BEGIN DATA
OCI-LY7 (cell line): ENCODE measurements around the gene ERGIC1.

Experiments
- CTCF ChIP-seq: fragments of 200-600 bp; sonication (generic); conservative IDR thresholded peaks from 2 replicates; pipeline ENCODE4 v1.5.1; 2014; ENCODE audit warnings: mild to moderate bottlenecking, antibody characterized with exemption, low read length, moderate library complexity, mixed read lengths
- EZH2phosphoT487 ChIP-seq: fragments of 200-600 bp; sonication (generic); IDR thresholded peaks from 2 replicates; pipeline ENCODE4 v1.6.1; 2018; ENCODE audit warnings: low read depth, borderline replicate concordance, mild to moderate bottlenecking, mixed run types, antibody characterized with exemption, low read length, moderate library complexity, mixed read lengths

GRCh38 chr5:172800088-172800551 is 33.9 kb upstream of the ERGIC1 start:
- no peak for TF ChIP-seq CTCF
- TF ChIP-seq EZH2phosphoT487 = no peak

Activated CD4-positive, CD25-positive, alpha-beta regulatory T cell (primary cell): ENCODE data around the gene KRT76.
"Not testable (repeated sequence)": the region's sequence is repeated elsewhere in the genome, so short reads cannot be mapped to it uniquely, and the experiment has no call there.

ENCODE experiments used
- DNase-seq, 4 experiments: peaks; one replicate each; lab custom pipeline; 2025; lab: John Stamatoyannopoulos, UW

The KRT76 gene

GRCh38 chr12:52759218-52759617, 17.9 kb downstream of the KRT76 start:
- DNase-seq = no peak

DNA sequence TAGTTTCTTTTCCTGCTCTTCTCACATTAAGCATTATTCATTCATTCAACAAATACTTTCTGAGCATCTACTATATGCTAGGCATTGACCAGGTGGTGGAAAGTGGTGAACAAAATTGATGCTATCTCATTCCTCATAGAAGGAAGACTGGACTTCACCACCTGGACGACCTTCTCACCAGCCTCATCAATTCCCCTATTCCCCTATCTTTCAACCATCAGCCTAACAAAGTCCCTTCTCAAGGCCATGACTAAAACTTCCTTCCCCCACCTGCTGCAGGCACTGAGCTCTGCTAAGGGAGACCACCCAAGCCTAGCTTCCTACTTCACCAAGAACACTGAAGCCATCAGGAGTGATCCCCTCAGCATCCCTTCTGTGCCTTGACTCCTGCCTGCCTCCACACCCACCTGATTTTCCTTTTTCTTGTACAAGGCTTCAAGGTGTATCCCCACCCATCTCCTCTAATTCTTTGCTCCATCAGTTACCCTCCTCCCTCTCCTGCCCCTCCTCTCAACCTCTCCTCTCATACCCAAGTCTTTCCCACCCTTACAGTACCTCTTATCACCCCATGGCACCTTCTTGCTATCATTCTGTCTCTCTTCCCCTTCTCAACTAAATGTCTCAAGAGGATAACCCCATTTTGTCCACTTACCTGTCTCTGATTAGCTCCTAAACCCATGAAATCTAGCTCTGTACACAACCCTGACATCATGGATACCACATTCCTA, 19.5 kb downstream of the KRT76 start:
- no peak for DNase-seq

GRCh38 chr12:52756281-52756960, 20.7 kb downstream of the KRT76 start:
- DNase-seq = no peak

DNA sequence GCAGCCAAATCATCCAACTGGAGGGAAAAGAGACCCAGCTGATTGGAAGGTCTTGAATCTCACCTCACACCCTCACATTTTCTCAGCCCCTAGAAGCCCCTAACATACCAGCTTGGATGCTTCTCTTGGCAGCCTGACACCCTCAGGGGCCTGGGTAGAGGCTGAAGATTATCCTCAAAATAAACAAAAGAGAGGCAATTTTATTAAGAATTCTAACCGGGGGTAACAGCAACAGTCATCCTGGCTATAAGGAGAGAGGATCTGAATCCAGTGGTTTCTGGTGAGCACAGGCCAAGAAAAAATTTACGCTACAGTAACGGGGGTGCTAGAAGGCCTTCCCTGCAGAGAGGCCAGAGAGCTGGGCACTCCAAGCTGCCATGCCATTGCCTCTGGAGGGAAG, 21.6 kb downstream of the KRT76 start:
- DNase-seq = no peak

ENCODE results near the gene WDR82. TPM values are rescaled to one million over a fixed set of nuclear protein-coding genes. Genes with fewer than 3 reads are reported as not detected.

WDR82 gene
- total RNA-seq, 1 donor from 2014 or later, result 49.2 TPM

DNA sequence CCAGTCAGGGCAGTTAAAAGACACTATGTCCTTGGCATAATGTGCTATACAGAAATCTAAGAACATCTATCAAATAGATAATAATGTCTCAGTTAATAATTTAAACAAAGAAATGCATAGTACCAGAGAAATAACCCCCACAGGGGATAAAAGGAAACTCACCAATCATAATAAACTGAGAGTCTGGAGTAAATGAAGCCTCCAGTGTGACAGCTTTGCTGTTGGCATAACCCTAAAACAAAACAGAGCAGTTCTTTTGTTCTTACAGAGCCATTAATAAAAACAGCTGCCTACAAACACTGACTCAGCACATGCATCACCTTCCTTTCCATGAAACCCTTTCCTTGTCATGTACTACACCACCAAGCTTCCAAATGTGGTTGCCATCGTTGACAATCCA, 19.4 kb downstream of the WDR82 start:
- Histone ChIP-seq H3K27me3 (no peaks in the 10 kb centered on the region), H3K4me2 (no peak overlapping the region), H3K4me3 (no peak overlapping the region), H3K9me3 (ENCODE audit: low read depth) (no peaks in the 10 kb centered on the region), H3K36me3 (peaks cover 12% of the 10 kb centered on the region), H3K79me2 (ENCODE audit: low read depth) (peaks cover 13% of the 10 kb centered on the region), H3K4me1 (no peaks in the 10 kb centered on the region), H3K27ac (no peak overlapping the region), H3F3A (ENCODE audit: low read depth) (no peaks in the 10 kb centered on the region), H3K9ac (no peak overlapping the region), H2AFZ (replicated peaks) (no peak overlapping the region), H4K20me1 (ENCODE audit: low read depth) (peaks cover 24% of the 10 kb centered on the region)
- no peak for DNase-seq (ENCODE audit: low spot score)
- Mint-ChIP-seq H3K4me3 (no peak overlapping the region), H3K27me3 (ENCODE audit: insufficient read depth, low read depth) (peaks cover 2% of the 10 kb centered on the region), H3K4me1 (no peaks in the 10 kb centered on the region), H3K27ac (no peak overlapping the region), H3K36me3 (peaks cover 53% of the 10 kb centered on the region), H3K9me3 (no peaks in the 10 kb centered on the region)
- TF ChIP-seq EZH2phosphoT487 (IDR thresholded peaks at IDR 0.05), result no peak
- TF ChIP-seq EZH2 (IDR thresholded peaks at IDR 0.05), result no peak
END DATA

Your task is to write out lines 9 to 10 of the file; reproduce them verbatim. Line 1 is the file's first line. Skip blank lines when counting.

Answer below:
"Not testable (repeated sequence)": the region's sequence is repeated elsewhere in the genome, so short reads cannot be mapped to it uniquely, and the experiment has no call there.

ENCODE experiments used